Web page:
Still fresh from the 2023 election, where a not-insignificant campaign to “lend your vote” to the NDP was headed by more than a few high profile former Progressive Conservatives, the move seems to signal a refusal to relinquish the middle ground — in practice, at least, if not in words or actions.
That was always the brilliance of the Progressive Conservative Association of Alberta; it was an actual big tent party that covered so much middle ground, it was nearly impenetrable for decades.
Moving out and “picking sides” may provide an exciting tug-of-war every four years — and countless displays of in-fighting and power struggles — but it will impede the luxury of only tuning in to politics during an election.
Does the Alberta NDP need to keep rebranding?
Changing the name of the Alberta NDP isn’t just a hot topic today — this conversation started in 2016 when the federal party had its annual policy convention in Alberta, in what probably began as some sort of tribute to the fact that the party had managed to get elected.
That turned dark for the governing party and its members after a policy resolution was proposed to accept the LEAP manifesto.
It started a tire fire that burns to this day giving life (and at least the perception of truth) to comments like “Jagmeet Singh, Rachel Notley’s boss”, and “the parties are one and the same — it’s in their constitution!”
It’s also why I included a fuller quote from Danielle Smith the political commentator, who had yet to crawl down into the bunker with the people whose brains were broken by a global pandemic.
My reasoning for a rebrand at the time was partially due to the ammunition provided for conservatives but also, relatedly, because the Alberta NDP spent a good half century in opposition.
Being in opposition allows one to remain true to their ideological roots. They don’t have to worry about pesky details like “how much would that cost?” or “are there unintended consequences to that policy?”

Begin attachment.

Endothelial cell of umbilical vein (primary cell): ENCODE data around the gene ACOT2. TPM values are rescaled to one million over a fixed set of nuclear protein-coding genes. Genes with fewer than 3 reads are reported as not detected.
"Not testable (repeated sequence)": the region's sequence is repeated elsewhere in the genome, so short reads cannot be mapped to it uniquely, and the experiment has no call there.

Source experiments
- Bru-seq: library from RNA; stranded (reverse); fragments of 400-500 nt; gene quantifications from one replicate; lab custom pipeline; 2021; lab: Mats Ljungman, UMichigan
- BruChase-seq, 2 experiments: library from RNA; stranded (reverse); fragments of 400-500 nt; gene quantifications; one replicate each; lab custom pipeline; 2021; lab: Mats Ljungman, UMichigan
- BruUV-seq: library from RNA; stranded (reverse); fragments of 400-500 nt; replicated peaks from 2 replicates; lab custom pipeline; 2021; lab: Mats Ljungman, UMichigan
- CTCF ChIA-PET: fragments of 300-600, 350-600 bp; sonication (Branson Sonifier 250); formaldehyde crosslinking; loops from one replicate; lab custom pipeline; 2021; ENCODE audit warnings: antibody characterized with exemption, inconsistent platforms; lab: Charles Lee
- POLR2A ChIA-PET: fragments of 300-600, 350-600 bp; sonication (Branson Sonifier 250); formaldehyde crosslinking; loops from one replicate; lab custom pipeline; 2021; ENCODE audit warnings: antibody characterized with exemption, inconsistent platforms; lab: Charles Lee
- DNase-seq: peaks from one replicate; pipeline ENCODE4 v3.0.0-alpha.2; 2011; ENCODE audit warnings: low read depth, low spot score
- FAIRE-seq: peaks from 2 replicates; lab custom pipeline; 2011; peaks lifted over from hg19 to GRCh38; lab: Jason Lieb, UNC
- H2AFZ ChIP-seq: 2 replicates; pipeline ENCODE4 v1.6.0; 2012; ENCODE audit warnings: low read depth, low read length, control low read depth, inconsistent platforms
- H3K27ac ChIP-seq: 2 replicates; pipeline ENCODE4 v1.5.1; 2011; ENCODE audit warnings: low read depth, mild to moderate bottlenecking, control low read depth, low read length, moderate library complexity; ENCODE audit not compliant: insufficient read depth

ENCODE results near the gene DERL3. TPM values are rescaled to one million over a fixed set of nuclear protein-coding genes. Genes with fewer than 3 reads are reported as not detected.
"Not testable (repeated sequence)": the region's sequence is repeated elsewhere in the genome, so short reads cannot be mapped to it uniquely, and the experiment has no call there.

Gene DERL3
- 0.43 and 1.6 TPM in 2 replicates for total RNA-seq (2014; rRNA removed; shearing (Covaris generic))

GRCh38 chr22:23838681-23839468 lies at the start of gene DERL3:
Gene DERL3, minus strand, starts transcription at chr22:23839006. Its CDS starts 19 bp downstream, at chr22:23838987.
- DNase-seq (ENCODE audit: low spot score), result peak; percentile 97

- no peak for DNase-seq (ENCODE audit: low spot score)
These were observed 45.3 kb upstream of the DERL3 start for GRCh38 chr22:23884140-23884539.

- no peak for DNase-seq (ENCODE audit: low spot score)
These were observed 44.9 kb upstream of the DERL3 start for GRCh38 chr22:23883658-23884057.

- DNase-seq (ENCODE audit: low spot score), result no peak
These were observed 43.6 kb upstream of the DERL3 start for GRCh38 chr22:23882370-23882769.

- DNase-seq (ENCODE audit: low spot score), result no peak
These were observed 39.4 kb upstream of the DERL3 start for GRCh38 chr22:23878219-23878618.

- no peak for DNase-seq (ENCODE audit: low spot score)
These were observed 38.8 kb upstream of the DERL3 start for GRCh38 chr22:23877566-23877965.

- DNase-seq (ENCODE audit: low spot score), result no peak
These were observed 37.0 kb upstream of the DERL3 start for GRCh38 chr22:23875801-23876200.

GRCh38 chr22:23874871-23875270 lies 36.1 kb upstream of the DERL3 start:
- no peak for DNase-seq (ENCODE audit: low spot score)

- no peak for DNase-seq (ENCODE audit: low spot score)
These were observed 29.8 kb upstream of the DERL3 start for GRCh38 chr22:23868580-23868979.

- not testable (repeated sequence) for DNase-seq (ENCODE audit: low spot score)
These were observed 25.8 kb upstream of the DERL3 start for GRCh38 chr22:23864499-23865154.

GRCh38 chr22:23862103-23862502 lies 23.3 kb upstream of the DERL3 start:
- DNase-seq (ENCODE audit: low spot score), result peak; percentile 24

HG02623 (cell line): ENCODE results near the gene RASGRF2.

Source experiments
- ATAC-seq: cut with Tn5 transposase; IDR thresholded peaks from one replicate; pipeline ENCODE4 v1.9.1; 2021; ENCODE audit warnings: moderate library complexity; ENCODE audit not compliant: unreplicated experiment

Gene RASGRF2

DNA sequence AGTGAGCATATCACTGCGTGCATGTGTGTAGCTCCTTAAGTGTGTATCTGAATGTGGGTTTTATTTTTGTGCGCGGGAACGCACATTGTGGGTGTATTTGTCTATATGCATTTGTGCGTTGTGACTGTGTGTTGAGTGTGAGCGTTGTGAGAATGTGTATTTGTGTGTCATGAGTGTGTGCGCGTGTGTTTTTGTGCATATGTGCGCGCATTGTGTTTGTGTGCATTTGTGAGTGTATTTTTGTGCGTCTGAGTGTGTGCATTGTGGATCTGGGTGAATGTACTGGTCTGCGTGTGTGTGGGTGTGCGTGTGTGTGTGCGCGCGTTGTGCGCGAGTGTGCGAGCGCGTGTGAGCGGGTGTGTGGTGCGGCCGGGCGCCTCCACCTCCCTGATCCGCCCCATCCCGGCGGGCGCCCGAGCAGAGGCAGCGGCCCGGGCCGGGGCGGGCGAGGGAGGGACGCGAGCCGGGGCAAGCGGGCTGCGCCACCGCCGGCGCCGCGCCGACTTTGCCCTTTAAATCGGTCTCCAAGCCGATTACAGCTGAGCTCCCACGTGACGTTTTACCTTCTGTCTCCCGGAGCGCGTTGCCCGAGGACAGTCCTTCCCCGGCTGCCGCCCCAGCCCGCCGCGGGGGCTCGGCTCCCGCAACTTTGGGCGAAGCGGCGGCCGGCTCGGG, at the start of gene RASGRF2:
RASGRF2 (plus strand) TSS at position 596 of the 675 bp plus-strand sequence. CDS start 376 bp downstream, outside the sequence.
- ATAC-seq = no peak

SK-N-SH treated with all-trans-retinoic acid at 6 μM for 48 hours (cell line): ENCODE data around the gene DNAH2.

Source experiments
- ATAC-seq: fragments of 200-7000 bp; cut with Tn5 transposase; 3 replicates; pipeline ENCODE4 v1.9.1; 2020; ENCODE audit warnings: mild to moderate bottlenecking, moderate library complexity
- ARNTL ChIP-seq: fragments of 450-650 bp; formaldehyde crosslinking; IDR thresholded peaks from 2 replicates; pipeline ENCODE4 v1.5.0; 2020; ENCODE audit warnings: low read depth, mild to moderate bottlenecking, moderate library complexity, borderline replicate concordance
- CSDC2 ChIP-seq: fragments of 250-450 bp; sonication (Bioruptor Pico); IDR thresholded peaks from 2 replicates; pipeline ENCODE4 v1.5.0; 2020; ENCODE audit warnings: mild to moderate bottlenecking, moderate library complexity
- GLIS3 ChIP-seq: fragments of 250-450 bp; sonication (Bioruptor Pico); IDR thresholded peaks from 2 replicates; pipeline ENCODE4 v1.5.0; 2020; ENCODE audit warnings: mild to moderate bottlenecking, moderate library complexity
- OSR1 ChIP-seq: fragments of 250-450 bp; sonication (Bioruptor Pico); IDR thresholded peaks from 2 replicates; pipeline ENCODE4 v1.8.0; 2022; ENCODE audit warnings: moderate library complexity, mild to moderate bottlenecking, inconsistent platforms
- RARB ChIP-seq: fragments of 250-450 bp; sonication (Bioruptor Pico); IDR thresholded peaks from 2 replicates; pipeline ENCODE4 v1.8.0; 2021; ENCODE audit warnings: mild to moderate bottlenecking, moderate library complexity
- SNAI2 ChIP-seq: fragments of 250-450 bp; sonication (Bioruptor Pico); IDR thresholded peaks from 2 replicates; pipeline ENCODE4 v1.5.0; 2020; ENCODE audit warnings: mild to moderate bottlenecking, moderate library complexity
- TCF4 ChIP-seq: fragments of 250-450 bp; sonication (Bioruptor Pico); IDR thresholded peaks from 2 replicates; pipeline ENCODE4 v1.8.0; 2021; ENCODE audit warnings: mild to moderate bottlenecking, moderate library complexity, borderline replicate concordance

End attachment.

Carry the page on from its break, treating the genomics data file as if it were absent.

It’s the safe space the federal NDP get to pontificate from every day as well — and that’s why it’s a problem for a party that could form government in the conservative heartland of Canada.
I remember meeting someone at an Alberta Liberal Party event who had recently moved from Ontario. She told me that the Liberal party in Alberta would be more like the Progressive Conservatives there. Yes, everything is more conservative in Alberta — Liberals, Conservatives, and even the NDP.
So between the fact that the federal ties do not help the provincial party in any way, and the fact that Albertans voted PC for almost as long as the NDP was in opposition, adding that Albertans really like Liberal policies but want to claim a conservative identity, it makes more sense to rebrand and slap a new name on existing organizational infrastructure (like the conservatives did both federally and provincially) than to slowly fade out over the next hundred years (like the provincial Liberals have).
Political parties are not reflective of your values and principles — they are simply a vehicle to power. Jason Kenney’s successful takeover of the Progressive Conservative Association of Alberta taught me that. David Parker’s Take Back Alberta movement only proved it was a timely lesson to learn.